Eric 2009/12/24 10:59am

I think it was '87 or '88, but I know it was Christmas Eve. Leigh and I were both in foul moods as we loaded hay on a hay cart, taking turns to push the eight or nine bales we could fit on it up a steep ramp (no wonder we were considered strong back then) and then unloading it together to stack along the walls in front of the cows. We were arguing, at first chirping at each other rather harmlessly, and gradually getting to the point that it looked like it was going to come to blows. I don't know how we didn't see him coming, mountain that he was, but we didn't. Just as we squared off, I felt my feet come off the ground and realized that Leigh was right beside me in the same situation. Dad had each of us by the shirt, one of us in each hand, holding us up against the wall, much stronger than either of us will ever be. "Quit fighting! It's Christmas!" he roared. I don't think he saw the irony in his words, but they worked.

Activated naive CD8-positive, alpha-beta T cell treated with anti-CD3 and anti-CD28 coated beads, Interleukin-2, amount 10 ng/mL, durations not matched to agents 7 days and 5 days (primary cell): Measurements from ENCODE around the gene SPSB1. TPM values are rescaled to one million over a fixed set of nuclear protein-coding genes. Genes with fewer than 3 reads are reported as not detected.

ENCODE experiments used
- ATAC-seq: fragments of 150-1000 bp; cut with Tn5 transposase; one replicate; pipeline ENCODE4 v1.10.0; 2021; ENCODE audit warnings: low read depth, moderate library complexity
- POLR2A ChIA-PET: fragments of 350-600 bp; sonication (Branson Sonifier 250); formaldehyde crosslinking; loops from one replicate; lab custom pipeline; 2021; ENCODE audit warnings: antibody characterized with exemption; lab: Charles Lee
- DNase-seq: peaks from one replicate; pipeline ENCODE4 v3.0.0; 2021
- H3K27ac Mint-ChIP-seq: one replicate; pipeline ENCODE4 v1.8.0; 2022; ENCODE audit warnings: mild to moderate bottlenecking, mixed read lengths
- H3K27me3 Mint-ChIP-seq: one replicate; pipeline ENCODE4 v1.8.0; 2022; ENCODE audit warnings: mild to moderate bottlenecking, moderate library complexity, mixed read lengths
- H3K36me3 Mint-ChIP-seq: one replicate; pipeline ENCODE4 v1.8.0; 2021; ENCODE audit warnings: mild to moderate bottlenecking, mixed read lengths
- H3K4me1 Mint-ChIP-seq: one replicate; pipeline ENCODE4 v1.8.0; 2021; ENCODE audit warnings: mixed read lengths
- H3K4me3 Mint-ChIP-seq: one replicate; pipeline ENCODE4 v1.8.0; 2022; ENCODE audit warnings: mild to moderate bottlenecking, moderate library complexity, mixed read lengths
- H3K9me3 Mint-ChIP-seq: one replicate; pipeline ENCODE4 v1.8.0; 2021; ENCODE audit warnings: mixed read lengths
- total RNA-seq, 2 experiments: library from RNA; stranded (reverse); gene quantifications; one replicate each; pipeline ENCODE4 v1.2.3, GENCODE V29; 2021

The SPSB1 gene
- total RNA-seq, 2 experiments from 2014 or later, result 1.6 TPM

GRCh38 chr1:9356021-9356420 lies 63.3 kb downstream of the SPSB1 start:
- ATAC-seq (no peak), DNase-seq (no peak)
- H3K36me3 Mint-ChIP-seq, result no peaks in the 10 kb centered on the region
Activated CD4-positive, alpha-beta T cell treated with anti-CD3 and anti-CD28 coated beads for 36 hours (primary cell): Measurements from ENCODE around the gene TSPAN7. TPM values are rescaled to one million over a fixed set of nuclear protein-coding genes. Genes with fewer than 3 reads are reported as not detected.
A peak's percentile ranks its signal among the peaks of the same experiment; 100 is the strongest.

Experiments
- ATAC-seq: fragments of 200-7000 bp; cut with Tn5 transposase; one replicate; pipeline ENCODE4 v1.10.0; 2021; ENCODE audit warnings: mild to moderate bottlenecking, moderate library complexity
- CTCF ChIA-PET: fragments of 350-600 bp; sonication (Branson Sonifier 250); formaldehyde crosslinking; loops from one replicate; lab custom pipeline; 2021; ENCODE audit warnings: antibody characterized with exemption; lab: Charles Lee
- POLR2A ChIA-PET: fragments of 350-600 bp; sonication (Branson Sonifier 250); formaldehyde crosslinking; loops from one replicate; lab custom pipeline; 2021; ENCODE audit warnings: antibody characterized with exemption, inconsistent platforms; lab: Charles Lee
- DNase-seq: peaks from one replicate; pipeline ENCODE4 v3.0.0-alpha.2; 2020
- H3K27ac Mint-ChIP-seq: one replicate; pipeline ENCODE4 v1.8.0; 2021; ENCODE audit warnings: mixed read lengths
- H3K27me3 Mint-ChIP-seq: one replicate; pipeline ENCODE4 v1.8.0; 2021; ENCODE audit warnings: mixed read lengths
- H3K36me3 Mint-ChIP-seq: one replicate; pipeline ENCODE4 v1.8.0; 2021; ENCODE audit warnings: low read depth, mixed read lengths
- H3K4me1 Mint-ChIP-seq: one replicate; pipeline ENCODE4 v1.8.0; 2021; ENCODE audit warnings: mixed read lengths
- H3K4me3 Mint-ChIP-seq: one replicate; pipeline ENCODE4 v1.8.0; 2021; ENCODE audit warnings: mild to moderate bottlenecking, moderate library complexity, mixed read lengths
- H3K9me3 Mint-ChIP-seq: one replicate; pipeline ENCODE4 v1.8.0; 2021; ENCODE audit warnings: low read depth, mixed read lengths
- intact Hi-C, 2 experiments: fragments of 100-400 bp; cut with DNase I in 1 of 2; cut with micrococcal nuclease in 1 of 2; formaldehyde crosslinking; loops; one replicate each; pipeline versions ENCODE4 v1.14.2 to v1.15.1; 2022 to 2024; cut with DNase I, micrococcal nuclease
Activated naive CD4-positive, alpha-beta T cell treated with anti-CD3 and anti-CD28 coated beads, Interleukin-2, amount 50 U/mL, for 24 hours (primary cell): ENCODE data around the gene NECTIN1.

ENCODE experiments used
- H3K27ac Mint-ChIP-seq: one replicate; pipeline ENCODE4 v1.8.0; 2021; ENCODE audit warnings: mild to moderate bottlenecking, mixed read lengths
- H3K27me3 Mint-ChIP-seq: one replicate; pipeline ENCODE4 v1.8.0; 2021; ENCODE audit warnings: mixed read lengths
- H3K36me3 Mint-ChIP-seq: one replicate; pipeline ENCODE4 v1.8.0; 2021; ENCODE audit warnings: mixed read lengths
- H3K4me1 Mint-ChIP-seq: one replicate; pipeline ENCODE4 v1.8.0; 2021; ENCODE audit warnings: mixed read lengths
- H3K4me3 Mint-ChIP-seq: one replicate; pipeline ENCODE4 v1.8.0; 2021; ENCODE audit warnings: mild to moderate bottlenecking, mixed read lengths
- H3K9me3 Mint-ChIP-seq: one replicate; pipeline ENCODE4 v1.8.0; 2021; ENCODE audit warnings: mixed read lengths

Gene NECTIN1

It may have been that same year that Leigh and I were corralled into playing Christmas songs on our guitars for the Christmas Eve candlelight service at the Wesleyan Church in Ellenburg Depot. Mrs. Jewel Finley, the preacher's wonderful wife and aptly named, was in charge of the program. We were to play instrumental versions of "Silent Night" and "Away in the Manger" and such. Just before the program started, I said," Mrs. Finley, we've worked up a beautiful Christmas song we didn't tell you about. It's called "Grandma Got Run Over By a Reindeer." I hope it's okay to include it." She was so nice and hated to say no to us and didn't realize I was pulling her leg. " don't know." I burst out laughing and said, "Just kidding." However, once the service started, I couldn't resist. I played the first ten notes and acted like I'd made a mistake before starting "Silent Night." I could hear a few nervous chuckles in the congregation. Mrs. Finley deserved better than me.


Eric 2009/12/05 8:16am